“Traditional b-to-b media has changed dramatically in recent years,” says UBM Tech CEO Paul Miller in a statement. “A lot of what worked in the past is no longer viable.”
Going forward, UBM Tech says it will pursue a model that blends its live events with digital community efforts.
The American broadcast TV industry — that believed they were invincible — has discovered the end of an era, and their legacy.
Two fledgling technologies could dramatically reshape the $60 billion-a-year U.S. television broadcast industry as they challenge the business model that has helped keep broadcasters on the lucrative end of the media spectrum.
“It’s like the music business,” said BTIG media analyst Rich Greenfield. “They decline and decline and one day the bottom falls out.”
U.S. broadcast television ratings have dropped sharply this season.
And that, combined with the weak economy and competition from other media, augurs badly for the spring ad sales market.
CBS was the only broadcast network to show a rise in total viewership, with a 2% gain.
The writer and editor formerly known as “The Fake Steve Jobs” will be joining Hubspot from his current role as Editor-in-Chief of ReadWrite.
It used to be that if you went to work at a world-class publication (like Forbes), that would pay you a nice salary — because they sold a lot of ads at good prices that were placed around your content.
Simply put, the advertising revenue stream that used to support traditional journalism is trending sharply downward.
In 2012, a continued erosion of news reporting resources converged with growing opportunities for those in politics, government agencies, companies and others to take their messages directly to the public.
Signs of the shrinking reporting power are documented throughout this year’s report.
Estimates for newspaper newsroom cutbacks in 2012 put the industry down 30% since its peak in 2000 and below 40,000 full-time professional employees for the first time since 1978.
via Pew Research
Here it is: In 2012, newspapers lost $16 in print ads for every $1 earned in digital ads.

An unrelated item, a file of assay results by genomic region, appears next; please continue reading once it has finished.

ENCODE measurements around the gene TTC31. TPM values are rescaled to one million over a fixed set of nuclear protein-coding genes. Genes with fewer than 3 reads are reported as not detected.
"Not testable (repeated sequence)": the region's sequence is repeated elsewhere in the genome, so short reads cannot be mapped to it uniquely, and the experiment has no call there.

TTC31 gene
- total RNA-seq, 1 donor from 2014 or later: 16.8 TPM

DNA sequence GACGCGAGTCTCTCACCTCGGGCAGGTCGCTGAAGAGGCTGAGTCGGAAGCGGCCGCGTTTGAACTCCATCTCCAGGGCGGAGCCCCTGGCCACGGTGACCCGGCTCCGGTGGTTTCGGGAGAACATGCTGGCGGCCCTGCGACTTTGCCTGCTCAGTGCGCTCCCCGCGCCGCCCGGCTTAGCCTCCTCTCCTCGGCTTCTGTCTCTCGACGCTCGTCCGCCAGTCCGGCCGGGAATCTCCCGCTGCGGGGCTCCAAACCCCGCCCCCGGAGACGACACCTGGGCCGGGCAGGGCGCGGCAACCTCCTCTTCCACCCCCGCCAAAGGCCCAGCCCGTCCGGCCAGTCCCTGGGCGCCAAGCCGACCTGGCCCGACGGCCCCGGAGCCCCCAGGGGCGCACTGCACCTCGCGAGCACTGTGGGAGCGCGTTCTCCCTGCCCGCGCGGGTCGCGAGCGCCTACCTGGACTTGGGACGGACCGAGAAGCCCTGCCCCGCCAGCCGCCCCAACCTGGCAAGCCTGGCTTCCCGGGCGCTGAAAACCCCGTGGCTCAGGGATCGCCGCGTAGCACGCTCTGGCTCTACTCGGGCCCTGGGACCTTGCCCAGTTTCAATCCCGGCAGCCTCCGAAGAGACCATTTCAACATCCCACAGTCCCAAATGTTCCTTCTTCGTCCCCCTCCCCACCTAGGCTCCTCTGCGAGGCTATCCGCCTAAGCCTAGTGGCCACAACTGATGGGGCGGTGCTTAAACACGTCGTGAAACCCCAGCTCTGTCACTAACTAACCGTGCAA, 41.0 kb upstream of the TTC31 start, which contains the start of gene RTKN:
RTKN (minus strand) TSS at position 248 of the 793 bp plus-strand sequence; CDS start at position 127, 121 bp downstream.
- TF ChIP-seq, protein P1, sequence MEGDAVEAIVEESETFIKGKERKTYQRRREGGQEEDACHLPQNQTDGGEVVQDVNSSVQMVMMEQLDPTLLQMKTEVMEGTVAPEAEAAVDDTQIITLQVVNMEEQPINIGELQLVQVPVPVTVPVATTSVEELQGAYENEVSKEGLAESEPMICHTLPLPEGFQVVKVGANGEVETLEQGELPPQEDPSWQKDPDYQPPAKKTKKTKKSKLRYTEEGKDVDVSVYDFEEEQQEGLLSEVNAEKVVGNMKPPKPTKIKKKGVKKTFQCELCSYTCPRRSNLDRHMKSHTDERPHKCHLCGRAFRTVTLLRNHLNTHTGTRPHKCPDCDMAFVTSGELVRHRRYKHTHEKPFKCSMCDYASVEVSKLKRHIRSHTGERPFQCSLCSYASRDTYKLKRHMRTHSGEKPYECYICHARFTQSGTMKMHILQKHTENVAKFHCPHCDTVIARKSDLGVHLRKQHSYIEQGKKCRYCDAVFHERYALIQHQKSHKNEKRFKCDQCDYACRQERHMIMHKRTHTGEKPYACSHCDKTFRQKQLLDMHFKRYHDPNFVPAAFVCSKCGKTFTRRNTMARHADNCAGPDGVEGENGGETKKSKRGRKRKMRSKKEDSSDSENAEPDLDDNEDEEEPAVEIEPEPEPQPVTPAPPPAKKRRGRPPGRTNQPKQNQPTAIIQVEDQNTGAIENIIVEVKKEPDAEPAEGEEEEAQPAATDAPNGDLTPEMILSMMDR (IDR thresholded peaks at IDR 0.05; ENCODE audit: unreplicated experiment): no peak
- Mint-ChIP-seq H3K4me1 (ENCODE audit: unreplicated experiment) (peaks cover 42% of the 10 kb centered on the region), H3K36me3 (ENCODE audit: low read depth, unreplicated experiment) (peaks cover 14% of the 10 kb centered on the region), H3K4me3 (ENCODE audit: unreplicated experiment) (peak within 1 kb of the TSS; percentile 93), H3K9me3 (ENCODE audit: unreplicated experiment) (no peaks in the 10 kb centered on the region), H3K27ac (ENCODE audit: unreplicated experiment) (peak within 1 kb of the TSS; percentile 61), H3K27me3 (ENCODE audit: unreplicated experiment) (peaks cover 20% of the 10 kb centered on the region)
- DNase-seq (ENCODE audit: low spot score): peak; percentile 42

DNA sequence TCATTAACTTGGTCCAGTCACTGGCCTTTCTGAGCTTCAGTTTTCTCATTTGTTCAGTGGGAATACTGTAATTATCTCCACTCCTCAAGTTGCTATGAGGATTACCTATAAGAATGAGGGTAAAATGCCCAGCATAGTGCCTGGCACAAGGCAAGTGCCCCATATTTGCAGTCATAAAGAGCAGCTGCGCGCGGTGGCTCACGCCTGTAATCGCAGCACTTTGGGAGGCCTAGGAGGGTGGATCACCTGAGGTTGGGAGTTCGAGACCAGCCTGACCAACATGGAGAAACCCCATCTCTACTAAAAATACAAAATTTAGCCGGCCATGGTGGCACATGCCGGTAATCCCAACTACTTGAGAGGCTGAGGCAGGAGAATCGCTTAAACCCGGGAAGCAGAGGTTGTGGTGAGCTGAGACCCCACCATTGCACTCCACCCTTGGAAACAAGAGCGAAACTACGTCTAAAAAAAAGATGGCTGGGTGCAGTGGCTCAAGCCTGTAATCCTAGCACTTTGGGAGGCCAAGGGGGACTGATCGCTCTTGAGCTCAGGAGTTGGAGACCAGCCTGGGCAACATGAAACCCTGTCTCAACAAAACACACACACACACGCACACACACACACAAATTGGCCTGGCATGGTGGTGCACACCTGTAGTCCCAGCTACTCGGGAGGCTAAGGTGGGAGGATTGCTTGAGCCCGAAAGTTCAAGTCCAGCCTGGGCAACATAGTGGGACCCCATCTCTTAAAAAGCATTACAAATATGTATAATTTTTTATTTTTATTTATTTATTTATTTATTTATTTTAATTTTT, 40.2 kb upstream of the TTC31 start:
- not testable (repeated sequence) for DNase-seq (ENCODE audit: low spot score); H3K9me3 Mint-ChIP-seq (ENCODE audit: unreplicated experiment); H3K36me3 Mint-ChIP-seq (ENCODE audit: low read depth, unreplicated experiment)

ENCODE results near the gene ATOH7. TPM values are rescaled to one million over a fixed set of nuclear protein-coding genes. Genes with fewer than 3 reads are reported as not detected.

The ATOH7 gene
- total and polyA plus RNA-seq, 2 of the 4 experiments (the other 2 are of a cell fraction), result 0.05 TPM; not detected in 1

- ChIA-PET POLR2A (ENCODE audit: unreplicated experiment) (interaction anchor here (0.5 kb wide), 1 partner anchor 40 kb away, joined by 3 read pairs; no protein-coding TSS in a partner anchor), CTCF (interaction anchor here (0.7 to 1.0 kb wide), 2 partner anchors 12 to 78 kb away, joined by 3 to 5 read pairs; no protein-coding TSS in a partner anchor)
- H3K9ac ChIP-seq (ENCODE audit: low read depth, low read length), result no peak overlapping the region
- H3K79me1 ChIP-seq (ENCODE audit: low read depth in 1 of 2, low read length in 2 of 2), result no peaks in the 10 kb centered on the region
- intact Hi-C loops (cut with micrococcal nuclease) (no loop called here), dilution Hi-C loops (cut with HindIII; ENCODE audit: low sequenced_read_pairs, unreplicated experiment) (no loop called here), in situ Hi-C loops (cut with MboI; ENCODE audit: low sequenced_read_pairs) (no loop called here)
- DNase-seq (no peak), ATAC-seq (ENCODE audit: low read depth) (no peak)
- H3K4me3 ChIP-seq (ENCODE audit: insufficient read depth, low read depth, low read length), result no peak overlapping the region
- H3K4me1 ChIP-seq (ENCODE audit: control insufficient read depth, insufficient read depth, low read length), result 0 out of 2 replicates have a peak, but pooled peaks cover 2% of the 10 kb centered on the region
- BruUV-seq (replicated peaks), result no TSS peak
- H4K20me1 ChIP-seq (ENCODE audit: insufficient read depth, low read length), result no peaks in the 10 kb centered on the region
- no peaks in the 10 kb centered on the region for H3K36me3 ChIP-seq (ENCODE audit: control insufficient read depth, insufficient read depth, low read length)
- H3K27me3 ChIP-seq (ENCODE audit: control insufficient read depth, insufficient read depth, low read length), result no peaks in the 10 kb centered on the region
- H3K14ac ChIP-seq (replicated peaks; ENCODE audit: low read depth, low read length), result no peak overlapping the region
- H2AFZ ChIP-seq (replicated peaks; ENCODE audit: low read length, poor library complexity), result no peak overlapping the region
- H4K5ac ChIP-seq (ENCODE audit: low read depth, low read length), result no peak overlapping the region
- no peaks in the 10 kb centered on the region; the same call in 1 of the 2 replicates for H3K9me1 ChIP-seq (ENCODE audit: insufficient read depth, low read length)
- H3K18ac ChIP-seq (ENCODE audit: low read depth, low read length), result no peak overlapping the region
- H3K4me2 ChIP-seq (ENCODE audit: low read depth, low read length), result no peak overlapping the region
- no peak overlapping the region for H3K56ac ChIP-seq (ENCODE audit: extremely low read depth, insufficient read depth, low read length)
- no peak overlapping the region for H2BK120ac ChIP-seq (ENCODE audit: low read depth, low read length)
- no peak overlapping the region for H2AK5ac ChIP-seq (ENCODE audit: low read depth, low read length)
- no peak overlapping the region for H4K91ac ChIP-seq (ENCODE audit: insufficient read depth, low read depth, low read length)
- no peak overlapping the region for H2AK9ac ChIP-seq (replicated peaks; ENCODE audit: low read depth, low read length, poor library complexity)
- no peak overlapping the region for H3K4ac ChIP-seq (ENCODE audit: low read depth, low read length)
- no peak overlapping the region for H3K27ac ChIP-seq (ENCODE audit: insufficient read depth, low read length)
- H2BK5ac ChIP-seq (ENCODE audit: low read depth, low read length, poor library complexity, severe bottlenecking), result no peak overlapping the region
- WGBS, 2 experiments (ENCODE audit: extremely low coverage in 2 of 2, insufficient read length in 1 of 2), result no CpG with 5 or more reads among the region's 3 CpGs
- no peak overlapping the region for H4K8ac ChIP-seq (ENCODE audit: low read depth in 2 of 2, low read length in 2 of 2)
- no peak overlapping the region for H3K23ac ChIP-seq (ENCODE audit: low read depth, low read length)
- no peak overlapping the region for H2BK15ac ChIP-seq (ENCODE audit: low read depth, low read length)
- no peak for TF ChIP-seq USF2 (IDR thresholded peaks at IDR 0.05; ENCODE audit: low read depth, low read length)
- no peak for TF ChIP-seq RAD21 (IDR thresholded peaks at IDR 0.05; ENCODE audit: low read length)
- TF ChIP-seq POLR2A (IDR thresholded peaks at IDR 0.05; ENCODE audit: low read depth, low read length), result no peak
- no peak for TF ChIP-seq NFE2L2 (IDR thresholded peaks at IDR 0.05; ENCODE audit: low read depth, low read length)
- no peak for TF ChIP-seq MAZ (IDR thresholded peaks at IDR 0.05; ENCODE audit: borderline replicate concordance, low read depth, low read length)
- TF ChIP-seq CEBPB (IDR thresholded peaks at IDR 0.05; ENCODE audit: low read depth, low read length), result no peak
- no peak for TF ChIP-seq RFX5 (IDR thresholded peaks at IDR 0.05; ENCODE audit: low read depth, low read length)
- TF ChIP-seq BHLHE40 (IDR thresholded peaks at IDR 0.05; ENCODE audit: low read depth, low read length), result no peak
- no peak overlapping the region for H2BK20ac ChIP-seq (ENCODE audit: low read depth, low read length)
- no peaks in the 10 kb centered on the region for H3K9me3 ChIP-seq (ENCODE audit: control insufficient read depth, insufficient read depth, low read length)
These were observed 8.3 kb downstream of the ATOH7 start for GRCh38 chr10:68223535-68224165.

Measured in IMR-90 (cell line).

And it’s getting worse, according to a new report by Pew.
Since 2003, print ads have fallen from $45 billion to $19 billion.
via The Atlantic
The industry experts had a varied take, but a remarkably consistent theme emerged: the rigid campaign-based model of advertising, perfected over decades of one-way mass media, is headed for extinction.
For messages to be heard in 2020, brands will need to create an enormous amount of useful, appealing, and timely content.
To get there, brands will have to leave behind organizations and thinking built solely around the campaign model.
The buoyant recent quarterly financial results at Time Warner and News Corp. and the decision last week at Comcast to buy up the rest of NBCUniversal are all based on the outsized profitability of cable networks.
And yet every sentient person in the media business not being directly paid to support this charade knows cable is on a fast train to oblivion.
How willfully blind are the executives of these companies to oncoming reality?
via USA Today
Industry leaders from the UK creative sector will arrive in Los Angeles next week for the first ever “LA Innovation Forum.”
It will bring together top names in the film, entertainment, music, global media and technology industries from both sides of the Atlantic to encourage closer working.
“The creative industries are a priority for Government. They are a real exporting success story, which is a key part of our growth strategy.”
For many individual TV channels that have small- or medium-sized audiences, a switch to over-the-top (OTT) streaming as their sole means of video delivery could become an option over the long term.
An analysis of the U.K. television market reveals that about two-thirds of the country’s major channels potentially could afford to switch to a unicast OTT-only delivery model five to 10 years in the future.